I’m calculating some integrals that include the function

The full integral will be performed using Gauss-Laguerre quadrature, with the following set of abscissa’s:

```
real(dp), parameter :: x(32) = [&
0.0444893658332670184_dp, &
0.234526109519618537_dp, &
0.576884629301886426_dp, &
1.07244875381781763_dp, &
1.72240877644464544_dp, &
2.52833670642579488_dp, &
3.49221327302199449_dp, &
4.61645676974976739_dp, &
5.90395850417424395_dp, &
7.35812673318624111_dp, &
8.98294092421259610_dp, &
10.7830186325399721_dp, &
12.7636979867427251_dp, &
14.9311397555225573_dp, &
17.2924543367153148_dp, &
19.8558609403360547_dp, &
22.6308890131967745_dp, &
25.6286360224592478_dp, &
28.8621018163234747_dp, &
32.3466291539647370_dp, &
36.1004948057519738_dp, &
40.1457197715394415_dp, &
44.5092079957549380_dp, &
49.2243949873086392_dp, &
54.3337213333969073_dp, &
59.8925091621340182_dp, &
65.9753772879350528_dp, &
72.6876280906627086_dp, &
80.1874469779135231_dp, &
88.7353404178923987_dp, &
98.8295428682839726_dp, &
111.751398097937695_dp]
```

Unfortunately, for larger x I start getting NaN’s. This is due to an arithmetic underflow in the calculation of `erfc`

, which can be caught at compile time if the array of abscissas is given the parameter attribute.

Later I discovered the Fortran intrinsic `erfc_scaled`

sometimes abbreviated as \mathrm{erfcx} which is equal to:

Using some logarithms, it’s possible to compute f(x) as the expression

I’ll call this method A; in terms of Fortran code this becomes:

```
elemental function logerfc(x) result(y)
real(dp), intent(in) :: x
real(dp) :: y
y = log(erfc_scaled(x)) - x**2
end function
! Method A
elemental function f(x) result(y)
real(dp), intent(in) :: x
real(dp) :: y
y = exp(-x**2 - logerfc(x))
end function
```

Another alternative is to compute:

which I’ll call method B, in Fortran code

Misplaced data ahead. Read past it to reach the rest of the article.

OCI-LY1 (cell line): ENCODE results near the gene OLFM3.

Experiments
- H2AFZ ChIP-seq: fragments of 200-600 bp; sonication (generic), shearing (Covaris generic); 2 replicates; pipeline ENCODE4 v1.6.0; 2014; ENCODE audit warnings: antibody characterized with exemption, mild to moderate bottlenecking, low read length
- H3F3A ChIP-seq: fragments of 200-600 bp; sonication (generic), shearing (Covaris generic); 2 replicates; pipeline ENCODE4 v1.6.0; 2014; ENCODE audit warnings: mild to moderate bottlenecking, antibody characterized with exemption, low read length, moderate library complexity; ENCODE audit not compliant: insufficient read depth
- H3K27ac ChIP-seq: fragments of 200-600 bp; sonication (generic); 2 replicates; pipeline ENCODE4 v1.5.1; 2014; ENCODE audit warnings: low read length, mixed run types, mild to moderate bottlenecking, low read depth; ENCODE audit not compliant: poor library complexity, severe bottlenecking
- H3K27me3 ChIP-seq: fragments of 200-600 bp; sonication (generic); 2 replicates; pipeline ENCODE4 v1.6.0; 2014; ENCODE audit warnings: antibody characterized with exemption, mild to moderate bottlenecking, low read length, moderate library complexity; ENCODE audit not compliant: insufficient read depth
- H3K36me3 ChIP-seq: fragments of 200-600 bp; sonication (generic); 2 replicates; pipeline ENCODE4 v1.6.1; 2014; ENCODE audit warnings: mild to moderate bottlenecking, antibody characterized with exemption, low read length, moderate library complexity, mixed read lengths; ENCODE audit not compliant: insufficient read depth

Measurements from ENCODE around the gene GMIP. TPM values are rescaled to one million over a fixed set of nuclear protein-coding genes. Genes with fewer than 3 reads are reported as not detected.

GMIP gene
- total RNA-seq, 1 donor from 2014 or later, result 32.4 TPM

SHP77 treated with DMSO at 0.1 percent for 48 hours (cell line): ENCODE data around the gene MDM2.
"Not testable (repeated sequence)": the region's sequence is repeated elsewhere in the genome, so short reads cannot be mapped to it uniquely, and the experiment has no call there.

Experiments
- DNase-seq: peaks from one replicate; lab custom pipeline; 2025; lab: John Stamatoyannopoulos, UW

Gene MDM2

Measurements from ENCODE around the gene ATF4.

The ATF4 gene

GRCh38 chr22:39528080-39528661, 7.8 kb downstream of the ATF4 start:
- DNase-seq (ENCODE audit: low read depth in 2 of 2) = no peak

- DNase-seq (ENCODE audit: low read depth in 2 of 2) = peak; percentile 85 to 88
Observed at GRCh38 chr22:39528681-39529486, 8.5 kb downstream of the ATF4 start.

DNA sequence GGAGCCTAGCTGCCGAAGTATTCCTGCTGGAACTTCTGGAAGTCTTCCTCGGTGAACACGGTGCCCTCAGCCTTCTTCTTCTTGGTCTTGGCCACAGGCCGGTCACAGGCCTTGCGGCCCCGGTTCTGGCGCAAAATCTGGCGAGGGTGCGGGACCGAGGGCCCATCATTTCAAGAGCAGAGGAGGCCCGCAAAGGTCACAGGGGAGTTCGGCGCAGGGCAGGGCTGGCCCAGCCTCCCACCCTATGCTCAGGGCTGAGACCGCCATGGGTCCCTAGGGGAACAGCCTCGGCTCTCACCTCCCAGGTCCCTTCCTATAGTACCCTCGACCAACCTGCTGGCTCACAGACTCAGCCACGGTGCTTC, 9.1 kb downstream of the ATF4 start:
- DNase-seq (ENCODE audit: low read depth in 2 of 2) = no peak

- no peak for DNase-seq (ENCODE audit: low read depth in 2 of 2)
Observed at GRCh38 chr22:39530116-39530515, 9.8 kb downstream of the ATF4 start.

```
! Method B
elemental function f(x) result(y)
real(dp), intent(in) :: x
real(dp) :: y
y = 1.0_dp/erfc_scaled(x)
end function
```

I’ve tested this and found that A and B agree very well at smaller values, however at the larger quadrature nodes, the differences are of order 1.0E-11. (One caveat, actually I’m computing f(x - x_c), where x_c \approx 7)

Which computation method should I prefer, A or B?

Should I perform a comparison of A and B with a quadruple precision calculation of the original function and take the method with the lower error?

Edit: I am using gfortran v10.3, presumably linked with glibc v2.27.

Edit 2: Full code is provided in the details box below

## Details

```
module lag32
implicit none
private
public :: x
integer, parameter :: dp = kind(1.0d0)
real(dp), parameter :: x(32) = [&
0.0444893658332670184_dp, &
0.234526109519618537_dp, &
0.576884629301886426_dp, &
1.07244875381781763_dp, &
1.72240877644464544_dp, &
2.52833670642579488_dp, &
3.49221327302199449_dp, &
4.61645676974976739_dp, &
5.90395850417424395_dp, &
7.35812673318624111_dp, &
8.98294092421259610_dp, &
10.7830186325399721_dp, &
12.7636979867427251_dp, &
14.9311397555225573_dp, &
17.2924543367153148_dp, &
19.8558609403360547_dp, &
22.6308890131967745_dp, &
25.6286360224592478_dp, &
28.8621018163234747_dp, &
32.3466291539647370_dp, &
36.1004948057519738_dp, &
40.1457197715394415_dp, &
44.5092079957549380_dp, &
49.2243949873086392_dp, &
54.3337213333969073_dp, &
59.8925091621340182_dp, &
65.9753772879350528_dp, &
72.6876280906627086_dp, &
80.1874469779135231_dp, &
88.7353404178923987_dp, &
98.8295428682839726_dp, &
111.751398097937695_dp]
end module
program main
use lag32, only: x
implicit none
integer, parameter :: dp = kind(1.0d0)
real(dp), parameter :: mc = 3.0e-12_dp
real(dp), parameter :: epsilon = 3*sqrt(2.0_dp)*1.0E-13_dp
real(dp), parameter :: xc = mc/epsilon
real(dp), allocatable :: ya(:), yb(:)
integer :: i
! Original
! y = exp(-(x - xc)**2)/erfc(x - xc)
! Method A
ya = exp(-(x - xc)**2 - logerfc(x - xc))
! Method B
yb = 1.0_dp/erfc_scaled(x - xc)
do i = 1, size(x)
print *, x(i), ya(i) ,ya(i) - yb(i)
end do
contains
elemental function logerfc(x) result(y)
real(dp), intent(in) :: x
real(dp) :: y
y = log(erfc_scaled(x)) - x**2
end function
end program
```